Phys 5701.001 (Spring 2017)http://www.physics.umn.edu/classes/2017/spring/Phys%205701.001/Solid-State Physics for Engineers and Scientists2017-03-25T11:40:01ZXML::Atom::SimpleFeed2017-03-23T23:12:36Z<p>Reading:</p>
<p>Simon, Chapter 18, "Semiconductor Devices," although it is rather shallow<br />
Ashcroft and Mermin, end of Chapter 28 and Chapter 29: "Inhomogeneous Semiconductors"<br />
Davies, "The Physics of Low-Dimensional Semiconductors," pages from Chapter 3</p>
<p>I am posting the pages from A&M and Davies at the link below.</p>
<p>Problem Set 8 is posted.</p>
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Reading for Week 10
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modified 24-Mar-2017 at 2:13PM
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</ul>2017-03-25T01:10:08ZPaul Crowellcid:58471.eid:438072.updated:2017-03-24 20:10:08Week 10 (Updated)2017-01-18T17:04:35Z<ul>
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<a href="/classes/2017/spring/Phys 5701.001/downloads/438282-ProblemSet8.pdf" title="299 Kbytes, application/pdf">Problem Set 8</a>
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<small><i>posted 24-Mar-2017 at 8:08PM</i></small>
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<a href="/classes/2017/spring/Phys 5701.001/downloads/436532-Problem_Set_7.pdf" title="257 Kbytes, application/pdf">Problem Set 7</a>
<small>| <a href="/classes/2017/spring/Phys 5701.001/downloads/436532-Problem_Set_7.pdf?download=1" title="257 Kbytes, application/pdf">Download</a></small>
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<small><i>posted 18-Mar-2017 at 3:25PM</i></small>
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<a href="/classes/2017/spring/Phys 5701.001/downloads/434432-Problem_Set_6.pdf" title="248 Kbytes, application/pdf">Problem Set 6</a>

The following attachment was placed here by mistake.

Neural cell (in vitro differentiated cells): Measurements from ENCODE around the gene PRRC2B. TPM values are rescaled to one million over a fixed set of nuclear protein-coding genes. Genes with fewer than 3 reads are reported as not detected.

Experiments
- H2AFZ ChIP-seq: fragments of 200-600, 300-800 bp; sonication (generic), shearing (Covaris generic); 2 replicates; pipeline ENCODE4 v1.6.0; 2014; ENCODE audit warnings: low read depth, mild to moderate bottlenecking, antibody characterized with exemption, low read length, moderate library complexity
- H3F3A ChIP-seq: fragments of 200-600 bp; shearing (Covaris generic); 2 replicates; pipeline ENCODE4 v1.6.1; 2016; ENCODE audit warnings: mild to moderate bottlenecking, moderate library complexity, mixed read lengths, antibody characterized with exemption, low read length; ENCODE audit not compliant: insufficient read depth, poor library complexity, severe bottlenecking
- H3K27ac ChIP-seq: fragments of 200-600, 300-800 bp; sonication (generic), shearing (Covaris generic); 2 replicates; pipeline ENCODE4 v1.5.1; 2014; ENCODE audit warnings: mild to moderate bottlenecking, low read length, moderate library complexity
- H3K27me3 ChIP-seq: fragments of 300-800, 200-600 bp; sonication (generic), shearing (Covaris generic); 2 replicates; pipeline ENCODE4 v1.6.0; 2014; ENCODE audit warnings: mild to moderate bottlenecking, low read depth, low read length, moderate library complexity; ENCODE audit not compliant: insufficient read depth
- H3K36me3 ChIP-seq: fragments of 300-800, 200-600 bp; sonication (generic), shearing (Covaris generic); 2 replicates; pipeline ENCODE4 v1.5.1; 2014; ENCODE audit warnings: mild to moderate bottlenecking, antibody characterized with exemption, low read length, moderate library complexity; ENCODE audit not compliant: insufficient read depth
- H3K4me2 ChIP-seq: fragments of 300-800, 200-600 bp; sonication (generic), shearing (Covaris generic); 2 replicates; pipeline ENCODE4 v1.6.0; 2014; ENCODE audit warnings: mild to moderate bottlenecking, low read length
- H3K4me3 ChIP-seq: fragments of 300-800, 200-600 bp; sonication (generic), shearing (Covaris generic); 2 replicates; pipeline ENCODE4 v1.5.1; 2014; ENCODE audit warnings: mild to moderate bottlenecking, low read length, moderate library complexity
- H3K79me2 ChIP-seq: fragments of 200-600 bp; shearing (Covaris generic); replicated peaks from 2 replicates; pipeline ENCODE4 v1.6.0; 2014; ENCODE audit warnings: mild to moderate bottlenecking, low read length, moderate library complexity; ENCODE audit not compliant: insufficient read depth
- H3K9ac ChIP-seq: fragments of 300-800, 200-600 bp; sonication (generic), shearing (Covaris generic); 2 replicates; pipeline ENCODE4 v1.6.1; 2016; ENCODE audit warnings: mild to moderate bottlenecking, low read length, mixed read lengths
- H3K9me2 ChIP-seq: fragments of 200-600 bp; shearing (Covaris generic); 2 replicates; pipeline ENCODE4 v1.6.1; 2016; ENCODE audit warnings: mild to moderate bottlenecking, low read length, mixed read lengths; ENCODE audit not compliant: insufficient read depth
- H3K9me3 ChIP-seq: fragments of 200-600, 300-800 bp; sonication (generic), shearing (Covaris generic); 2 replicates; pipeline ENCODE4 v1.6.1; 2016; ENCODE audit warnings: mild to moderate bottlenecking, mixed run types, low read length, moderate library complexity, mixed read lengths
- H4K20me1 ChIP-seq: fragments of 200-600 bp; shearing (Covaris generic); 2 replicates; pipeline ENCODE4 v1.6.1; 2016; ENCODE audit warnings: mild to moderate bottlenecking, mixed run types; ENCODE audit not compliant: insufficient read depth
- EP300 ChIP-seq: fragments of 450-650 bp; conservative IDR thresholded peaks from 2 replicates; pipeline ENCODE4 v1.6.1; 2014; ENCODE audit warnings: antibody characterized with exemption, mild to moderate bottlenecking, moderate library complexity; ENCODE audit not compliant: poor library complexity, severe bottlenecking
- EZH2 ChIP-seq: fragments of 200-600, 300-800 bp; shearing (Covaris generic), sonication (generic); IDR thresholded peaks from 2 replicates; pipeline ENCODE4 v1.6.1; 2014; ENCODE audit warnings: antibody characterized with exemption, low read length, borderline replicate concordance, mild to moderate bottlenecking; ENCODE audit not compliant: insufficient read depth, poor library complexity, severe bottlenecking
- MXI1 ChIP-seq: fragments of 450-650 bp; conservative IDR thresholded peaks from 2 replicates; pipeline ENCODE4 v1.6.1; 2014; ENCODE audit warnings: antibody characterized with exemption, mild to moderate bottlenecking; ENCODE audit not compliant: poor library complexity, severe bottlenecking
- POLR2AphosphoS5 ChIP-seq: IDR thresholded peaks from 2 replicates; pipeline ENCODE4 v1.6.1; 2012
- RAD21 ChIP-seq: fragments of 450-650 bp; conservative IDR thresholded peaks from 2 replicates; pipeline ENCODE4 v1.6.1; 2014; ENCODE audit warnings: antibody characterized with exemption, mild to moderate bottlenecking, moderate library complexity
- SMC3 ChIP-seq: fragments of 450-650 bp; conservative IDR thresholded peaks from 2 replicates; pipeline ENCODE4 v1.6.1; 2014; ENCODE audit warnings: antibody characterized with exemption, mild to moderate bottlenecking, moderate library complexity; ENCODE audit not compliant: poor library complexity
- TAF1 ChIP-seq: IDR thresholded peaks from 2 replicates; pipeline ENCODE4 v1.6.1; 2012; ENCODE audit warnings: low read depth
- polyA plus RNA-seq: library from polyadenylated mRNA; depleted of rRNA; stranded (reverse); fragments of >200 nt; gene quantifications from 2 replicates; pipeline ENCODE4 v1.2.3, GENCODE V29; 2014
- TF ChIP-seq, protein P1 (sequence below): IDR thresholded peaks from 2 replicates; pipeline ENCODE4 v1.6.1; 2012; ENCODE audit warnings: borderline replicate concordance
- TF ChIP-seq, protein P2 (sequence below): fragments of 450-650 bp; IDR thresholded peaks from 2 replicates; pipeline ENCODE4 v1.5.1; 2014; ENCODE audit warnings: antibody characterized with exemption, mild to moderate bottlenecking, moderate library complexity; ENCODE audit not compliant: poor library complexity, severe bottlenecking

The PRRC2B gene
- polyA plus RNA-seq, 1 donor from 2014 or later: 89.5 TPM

<small>| <a href="/classes/2017/spring/Phys 5701.001/downloads/434432-Problem_Set_6.pdf?download=1" title="248 Kbytes, application/pdf">Download</a></small>
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<small><i>posted 7-Mar-2017 at 7:31PM</i></small>
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<a href="/classes/2017/spring/Phys 5701.001/downloads/431762-Problem_Set_5.pdf" title="376 Kbytes, application/pdf">Problem Set 5 (revised)</a>
<small>| <a href="/classes/2017/spring/Phys 5701.001/downloads/431762-Problem_Set_5.pdf?download=1" title="376 Kbytes, application/pdf">Download</a></small>
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<small><i>posted 20-Feb-2017 at 8:57PM</i></small>
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<a href="/classes/2017/spring/Phys 5701.001/downloads/429912-Problem_Set_4.pdf" title="237 Kbytes, application/pdf">Problem Set 4</a>
<small>| <a href="/classes/2017/spring/Phys 5701.001/downloads/429912-Problem_Set_4.pdf?download=1" title="237 Kbytes, application/pdf">Download</a></small>
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<small><i>posted 9-Feb-2017 at 11:27PM</i></small>
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<a href="/classes/2017/spring/Phys 5701.001/downloads/428082-Problem_Set_3.pdf" title="219 Kbytes, application/pdf">Problem Set 3</a>
<small>| <a href="/classes/2017/spring/Phys 5701.001/downloads/428082-Problem_Set_3.pdf?download=1" title="219 Kbytes, application/pdf">Download</a></small>
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<small><i>posted 2-Feb-2017 at 3:21PM</i></small>
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Solutions